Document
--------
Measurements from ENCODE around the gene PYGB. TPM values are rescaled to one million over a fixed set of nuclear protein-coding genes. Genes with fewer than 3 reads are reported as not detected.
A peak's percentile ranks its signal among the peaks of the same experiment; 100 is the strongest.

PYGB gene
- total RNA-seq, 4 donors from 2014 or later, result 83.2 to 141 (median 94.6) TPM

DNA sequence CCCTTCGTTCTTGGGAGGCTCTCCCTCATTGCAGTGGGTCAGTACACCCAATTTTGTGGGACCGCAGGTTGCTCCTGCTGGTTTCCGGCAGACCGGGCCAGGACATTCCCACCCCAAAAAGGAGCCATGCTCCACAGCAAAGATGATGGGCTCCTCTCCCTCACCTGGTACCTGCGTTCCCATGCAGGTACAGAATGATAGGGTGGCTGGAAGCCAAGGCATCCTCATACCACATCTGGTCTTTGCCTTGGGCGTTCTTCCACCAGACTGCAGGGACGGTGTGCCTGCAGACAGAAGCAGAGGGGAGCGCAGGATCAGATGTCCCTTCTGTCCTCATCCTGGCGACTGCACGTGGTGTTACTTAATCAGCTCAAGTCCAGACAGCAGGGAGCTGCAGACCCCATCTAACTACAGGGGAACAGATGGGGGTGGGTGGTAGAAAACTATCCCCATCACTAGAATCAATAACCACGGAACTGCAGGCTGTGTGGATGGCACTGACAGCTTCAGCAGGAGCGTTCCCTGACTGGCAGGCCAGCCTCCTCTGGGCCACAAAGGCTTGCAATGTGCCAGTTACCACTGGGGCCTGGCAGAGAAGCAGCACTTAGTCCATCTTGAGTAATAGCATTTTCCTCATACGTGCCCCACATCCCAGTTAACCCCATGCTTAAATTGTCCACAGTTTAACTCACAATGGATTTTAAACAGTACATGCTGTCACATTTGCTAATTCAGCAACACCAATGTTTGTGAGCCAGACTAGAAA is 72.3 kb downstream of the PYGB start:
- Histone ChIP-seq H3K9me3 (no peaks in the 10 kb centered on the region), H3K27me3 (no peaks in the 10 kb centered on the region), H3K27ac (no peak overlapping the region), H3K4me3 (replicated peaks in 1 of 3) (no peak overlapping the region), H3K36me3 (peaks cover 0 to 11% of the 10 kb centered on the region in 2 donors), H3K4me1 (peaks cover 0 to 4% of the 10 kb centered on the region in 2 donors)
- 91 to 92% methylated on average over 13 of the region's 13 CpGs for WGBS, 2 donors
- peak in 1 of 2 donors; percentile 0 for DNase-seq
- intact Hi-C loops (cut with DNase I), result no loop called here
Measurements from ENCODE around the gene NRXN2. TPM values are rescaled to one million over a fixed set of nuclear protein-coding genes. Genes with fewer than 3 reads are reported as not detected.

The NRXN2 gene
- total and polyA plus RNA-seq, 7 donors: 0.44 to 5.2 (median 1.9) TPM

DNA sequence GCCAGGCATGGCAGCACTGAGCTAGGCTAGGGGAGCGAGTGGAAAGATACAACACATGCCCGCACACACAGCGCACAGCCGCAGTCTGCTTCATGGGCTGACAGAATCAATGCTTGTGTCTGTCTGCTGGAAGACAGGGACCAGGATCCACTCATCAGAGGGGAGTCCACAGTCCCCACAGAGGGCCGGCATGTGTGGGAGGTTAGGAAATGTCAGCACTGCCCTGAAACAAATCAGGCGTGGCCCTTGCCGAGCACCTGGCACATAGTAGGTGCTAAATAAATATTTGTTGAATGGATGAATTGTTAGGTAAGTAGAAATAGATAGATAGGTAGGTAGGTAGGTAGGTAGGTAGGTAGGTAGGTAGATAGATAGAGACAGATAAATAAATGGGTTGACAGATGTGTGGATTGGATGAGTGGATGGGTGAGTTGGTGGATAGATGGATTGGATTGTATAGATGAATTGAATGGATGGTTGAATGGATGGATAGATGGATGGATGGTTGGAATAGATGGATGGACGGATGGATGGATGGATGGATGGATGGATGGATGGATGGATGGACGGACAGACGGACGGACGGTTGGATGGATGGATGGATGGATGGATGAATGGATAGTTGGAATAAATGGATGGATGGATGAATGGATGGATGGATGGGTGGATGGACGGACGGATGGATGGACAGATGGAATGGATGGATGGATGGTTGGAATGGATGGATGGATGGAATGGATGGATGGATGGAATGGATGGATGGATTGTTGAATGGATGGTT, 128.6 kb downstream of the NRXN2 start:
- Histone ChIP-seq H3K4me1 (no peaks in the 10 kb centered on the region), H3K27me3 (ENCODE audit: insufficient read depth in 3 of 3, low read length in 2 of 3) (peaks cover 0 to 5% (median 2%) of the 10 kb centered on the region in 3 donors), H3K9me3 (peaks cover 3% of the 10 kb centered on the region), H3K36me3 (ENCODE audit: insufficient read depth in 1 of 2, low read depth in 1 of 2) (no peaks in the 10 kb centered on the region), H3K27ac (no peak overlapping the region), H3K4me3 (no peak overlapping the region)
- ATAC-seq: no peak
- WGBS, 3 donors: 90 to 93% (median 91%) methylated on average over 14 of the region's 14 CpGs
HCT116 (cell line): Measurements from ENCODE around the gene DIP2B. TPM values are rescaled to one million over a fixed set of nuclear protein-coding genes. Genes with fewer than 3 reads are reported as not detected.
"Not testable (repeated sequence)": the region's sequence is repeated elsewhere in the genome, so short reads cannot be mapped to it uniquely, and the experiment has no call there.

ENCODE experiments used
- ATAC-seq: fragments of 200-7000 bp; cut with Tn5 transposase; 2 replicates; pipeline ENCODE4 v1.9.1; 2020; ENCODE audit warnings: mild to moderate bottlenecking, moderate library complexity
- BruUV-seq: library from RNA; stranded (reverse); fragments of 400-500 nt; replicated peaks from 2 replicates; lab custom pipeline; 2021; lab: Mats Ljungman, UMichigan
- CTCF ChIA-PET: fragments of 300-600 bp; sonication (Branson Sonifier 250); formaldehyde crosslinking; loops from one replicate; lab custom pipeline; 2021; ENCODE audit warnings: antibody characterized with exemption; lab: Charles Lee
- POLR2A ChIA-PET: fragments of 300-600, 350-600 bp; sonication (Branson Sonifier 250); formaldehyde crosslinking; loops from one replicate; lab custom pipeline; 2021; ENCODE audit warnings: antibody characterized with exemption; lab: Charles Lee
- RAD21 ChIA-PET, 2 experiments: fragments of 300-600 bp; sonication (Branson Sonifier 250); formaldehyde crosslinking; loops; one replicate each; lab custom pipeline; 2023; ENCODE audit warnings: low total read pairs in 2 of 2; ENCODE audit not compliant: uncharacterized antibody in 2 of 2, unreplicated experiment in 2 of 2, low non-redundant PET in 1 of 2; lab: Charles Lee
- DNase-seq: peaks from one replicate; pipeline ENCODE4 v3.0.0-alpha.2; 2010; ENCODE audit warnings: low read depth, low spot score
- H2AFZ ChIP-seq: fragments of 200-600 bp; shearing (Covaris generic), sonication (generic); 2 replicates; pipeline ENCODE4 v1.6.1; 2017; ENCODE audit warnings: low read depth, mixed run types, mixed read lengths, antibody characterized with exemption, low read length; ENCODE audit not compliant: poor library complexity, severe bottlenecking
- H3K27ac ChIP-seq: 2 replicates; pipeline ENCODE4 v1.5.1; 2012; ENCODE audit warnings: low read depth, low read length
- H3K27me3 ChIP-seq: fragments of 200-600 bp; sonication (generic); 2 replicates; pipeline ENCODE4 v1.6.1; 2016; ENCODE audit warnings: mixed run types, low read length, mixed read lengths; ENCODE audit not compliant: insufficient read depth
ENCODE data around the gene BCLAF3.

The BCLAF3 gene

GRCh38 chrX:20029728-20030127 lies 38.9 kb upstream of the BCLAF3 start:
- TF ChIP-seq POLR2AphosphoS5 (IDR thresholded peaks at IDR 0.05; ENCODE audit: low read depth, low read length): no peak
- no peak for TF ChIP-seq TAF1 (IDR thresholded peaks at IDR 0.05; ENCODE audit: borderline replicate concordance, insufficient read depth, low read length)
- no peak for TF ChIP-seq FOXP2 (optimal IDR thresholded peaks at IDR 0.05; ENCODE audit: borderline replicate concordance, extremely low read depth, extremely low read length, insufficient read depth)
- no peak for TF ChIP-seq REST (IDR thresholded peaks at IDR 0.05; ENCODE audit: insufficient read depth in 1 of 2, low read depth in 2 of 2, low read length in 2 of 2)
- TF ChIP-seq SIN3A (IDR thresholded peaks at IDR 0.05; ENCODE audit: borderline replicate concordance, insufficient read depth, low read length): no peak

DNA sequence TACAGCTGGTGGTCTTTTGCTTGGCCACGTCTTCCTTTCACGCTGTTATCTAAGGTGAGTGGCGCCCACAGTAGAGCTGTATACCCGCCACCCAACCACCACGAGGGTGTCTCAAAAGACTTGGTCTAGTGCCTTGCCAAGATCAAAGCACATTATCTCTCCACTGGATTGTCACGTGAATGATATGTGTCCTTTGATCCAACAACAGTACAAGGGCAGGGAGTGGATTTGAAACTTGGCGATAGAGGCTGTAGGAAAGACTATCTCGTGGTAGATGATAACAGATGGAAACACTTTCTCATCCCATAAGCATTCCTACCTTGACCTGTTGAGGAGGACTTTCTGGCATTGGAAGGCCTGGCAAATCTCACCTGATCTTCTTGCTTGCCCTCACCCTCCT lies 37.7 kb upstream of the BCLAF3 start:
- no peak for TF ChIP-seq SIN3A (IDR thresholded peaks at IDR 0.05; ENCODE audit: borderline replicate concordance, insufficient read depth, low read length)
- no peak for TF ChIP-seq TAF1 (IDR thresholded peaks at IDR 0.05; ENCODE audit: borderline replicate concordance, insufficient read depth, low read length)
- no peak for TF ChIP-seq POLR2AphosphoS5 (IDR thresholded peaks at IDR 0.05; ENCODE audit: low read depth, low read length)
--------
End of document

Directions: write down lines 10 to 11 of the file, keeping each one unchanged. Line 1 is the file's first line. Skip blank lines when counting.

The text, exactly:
Measurements from ENCODE around the gene NRXN2. TPM values are rescaled to one million over a fixed set of nuclear protein-coding genes. Genes with fewer than 3 reads are reported as not detected.

The NRXN2 gene